Water Vapor

Notice: This is the old website for the State Climate Office and is no longer updated. For our new site, please go to https://climate.ncsu.edu.

Water Vapor is always in the atmosphere, and it absorbs heat from the sun.  Some amount of water vapor is necessary in the atmosphere. Without it, it would never rain and we wouldn’t be able to go outside without dehydrating very quickly. The amount of water vapor in the air has impacts on humidity, cloud formation, and precipitation.

Why do I care? Water vapor is a critical gas in the atmosphere because it is the gaseous form of water, a building block of life. It is important to atmospheric and biological processes. It is a unique greenhouse gas because of its variability.

I should already be familiar with: Latent and Sensible HeatGreenhouse Gases

Shearon Harris Cooling Tower
Figure A. Shearon Harris nuclear power plant. (Image from NRC).


Water vapor is actually the most abundant greenhouse gas. However, humans have a very small direct effect on the water vapor content of the atmosphere. Evaporation from agricultural irrigation and production of water vapor during fossil fuel combustion accounts for less than 1% of the water vapor content of the atmosphere. 

Some indirect human effects are increasing the amount of water vapor in the atmosphere.  The chemical breakdown of methane in the stratosphere creates small amounts of water vapor and warming.  Also, a warmer climate would increase the water vapor content of the atmosphere because more water could exist as a gas instead of liquid.  This would have a large impact on relative humidity, cloud formation and precipitation.  However, because water is involved in both positive and negative effects on climate, it is difficult to determine what the net impact of water vapor change would have on global climate.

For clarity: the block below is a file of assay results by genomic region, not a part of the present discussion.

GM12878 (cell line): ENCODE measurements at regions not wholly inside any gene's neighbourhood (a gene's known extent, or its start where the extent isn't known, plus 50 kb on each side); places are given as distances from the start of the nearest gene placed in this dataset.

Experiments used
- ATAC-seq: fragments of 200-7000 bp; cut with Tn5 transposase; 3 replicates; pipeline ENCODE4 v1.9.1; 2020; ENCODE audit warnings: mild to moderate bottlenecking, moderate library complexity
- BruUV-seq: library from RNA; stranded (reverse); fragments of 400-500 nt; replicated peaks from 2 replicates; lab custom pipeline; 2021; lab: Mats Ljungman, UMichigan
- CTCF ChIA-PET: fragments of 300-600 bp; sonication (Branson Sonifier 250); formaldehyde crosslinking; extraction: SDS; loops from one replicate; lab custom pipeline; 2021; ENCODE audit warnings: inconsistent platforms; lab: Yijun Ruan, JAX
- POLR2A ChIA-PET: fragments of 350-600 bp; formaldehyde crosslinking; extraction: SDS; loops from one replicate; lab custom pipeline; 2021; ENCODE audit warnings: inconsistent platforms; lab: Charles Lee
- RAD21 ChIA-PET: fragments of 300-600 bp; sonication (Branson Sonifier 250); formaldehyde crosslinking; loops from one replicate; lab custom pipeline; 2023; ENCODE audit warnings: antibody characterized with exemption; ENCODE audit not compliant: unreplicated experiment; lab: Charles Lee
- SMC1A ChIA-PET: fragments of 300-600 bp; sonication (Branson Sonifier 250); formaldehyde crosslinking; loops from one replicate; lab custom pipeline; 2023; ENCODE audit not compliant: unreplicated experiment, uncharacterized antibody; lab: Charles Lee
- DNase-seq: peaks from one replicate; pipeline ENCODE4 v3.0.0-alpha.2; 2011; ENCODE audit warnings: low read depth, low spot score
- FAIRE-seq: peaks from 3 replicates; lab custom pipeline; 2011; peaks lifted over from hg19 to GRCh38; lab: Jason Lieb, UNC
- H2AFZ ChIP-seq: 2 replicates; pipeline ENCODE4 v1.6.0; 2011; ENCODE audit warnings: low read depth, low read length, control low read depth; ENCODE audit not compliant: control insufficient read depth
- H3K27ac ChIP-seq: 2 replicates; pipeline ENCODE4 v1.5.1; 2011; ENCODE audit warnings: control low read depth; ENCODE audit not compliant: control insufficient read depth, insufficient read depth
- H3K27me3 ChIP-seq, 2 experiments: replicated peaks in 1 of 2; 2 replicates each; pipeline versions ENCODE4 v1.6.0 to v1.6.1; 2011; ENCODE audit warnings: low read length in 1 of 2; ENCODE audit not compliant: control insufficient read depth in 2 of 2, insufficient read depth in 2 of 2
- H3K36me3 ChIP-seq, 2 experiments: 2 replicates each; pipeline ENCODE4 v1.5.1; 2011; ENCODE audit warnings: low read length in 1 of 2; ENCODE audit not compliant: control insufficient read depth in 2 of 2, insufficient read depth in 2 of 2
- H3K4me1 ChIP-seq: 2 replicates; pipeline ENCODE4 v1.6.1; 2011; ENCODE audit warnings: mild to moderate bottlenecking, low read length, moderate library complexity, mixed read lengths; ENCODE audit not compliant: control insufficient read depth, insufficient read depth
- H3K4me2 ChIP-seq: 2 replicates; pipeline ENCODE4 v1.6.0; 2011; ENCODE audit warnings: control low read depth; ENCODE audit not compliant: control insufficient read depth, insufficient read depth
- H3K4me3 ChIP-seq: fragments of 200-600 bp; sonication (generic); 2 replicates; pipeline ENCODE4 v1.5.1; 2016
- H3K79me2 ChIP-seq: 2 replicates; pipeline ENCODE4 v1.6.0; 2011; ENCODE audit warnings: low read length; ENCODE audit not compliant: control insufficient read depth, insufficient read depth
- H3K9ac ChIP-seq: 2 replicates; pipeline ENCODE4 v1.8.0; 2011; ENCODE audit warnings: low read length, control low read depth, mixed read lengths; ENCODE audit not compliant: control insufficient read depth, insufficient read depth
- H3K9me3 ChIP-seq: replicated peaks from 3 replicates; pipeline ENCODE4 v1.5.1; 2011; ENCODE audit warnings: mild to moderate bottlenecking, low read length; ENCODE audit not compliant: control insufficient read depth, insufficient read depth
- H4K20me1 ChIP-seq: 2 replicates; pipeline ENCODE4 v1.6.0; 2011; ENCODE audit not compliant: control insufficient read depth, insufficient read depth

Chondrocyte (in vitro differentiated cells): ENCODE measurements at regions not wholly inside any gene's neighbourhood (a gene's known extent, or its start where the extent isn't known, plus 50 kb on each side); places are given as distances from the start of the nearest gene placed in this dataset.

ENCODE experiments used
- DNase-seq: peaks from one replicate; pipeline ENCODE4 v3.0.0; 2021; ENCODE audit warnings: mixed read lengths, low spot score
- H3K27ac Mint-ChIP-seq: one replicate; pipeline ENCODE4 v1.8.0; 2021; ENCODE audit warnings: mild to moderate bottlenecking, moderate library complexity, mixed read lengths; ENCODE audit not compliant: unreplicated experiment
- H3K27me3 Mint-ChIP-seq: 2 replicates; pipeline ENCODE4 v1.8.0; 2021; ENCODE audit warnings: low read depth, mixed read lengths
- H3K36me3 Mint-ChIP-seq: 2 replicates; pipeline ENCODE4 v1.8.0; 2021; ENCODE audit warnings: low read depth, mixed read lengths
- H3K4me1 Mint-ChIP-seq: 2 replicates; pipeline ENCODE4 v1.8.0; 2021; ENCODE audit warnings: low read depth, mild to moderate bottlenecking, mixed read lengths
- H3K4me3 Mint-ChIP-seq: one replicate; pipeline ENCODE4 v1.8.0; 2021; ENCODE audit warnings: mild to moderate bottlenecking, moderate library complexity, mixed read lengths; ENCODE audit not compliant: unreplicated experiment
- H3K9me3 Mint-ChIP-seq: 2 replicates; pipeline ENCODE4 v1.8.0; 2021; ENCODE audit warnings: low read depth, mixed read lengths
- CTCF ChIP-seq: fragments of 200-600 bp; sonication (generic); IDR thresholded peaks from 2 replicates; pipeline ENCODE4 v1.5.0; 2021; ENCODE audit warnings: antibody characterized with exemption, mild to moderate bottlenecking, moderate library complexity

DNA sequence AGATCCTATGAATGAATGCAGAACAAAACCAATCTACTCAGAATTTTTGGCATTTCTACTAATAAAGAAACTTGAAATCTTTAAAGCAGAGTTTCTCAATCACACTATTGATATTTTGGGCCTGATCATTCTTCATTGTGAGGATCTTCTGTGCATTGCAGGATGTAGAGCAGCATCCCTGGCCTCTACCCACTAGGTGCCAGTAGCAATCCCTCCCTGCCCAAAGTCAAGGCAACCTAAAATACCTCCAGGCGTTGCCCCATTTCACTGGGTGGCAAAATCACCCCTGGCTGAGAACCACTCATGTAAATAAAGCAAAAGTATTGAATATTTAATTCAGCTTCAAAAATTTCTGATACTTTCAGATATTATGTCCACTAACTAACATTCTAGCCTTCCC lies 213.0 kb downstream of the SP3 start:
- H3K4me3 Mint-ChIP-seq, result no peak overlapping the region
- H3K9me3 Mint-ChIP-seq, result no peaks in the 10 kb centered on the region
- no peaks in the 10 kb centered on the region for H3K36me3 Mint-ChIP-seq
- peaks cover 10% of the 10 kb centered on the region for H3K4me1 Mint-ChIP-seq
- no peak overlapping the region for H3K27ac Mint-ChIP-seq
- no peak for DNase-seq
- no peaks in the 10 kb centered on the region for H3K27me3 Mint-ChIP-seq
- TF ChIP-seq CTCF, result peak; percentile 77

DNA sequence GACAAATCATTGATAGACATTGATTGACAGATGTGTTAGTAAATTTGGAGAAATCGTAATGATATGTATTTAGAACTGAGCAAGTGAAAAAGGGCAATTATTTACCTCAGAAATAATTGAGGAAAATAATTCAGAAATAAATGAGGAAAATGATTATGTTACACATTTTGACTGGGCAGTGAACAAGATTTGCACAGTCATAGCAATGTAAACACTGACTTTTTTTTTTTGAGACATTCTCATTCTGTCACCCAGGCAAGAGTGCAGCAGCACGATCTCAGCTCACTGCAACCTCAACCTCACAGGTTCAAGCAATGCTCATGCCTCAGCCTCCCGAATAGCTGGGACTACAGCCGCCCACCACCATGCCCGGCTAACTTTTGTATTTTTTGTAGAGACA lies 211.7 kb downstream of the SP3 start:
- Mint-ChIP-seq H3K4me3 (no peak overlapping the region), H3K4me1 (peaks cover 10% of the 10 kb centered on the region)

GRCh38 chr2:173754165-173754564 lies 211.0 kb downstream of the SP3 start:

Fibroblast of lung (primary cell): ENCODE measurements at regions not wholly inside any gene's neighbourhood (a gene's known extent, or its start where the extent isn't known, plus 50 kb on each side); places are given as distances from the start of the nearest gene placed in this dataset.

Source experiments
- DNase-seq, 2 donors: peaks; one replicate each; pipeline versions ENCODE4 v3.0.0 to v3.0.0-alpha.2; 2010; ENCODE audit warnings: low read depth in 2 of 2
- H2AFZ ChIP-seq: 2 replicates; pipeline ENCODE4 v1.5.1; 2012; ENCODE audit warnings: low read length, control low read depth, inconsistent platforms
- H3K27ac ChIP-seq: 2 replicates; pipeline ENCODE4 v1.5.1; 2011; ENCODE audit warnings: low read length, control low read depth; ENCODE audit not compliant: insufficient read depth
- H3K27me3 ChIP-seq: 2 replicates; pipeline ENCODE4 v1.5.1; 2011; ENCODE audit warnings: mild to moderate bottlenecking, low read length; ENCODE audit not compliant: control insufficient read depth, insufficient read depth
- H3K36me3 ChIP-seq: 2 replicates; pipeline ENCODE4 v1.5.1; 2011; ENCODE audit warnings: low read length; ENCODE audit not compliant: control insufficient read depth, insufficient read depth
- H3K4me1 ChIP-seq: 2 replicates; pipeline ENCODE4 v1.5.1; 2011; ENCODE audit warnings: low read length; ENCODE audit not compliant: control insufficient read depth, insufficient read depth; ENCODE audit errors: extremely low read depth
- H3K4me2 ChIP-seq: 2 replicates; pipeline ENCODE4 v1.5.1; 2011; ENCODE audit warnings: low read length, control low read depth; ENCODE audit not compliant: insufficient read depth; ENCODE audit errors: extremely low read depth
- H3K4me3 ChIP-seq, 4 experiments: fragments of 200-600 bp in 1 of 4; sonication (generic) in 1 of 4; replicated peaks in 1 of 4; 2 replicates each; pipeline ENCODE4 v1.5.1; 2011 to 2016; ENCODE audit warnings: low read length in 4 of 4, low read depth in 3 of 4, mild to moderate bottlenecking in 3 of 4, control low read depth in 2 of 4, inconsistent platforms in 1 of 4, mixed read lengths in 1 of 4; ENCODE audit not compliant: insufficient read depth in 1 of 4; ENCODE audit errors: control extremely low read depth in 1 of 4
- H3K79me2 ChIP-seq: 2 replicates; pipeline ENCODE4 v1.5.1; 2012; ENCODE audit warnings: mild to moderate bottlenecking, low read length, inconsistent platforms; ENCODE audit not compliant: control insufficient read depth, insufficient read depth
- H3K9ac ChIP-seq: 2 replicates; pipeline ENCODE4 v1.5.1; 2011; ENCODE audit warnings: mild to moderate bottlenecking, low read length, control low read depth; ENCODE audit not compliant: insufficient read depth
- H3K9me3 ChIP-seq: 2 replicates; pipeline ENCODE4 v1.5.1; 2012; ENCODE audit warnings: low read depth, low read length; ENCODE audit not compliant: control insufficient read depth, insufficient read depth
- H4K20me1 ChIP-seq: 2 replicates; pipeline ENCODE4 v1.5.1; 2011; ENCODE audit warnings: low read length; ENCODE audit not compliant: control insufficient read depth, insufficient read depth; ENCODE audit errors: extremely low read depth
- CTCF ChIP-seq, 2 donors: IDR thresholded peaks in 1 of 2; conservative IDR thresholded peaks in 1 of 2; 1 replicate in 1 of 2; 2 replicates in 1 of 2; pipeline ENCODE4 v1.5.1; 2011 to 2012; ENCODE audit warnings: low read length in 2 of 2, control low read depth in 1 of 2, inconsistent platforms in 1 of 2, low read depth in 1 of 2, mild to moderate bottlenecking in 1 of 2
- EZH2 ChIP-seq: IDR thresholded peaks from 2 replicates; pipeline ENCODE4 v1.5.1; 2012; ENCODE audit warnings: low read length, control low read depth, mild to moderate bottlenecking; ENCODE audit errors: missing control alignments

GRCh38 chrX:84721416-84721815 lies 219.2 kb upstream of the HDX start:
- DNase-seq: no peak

Want to learn more?

HumidityThe Water CycleRadiationConductionConvectionMethaneNitrous OxideOzoneHalocarbonsOzone LayerAerosols


Links to National Science Education Standards:

Earth Science: EEn.2.6.2 : Explain changes in global climate due to natural processes.


Activities to accompany the information above:

Activity: What is a Greenhouse?  (Link to original activity.)

Description: This activity focuses on how a greenhouse retains heat. Students will build a greenhouse model to explain this process.

Relationships to topicsLongwave & Shortwave RadiationGreenhouse EffectGreenhouse GasesOzone,  Nitrous OxideCarbon DioxideMethaneWater VaporHalocarbons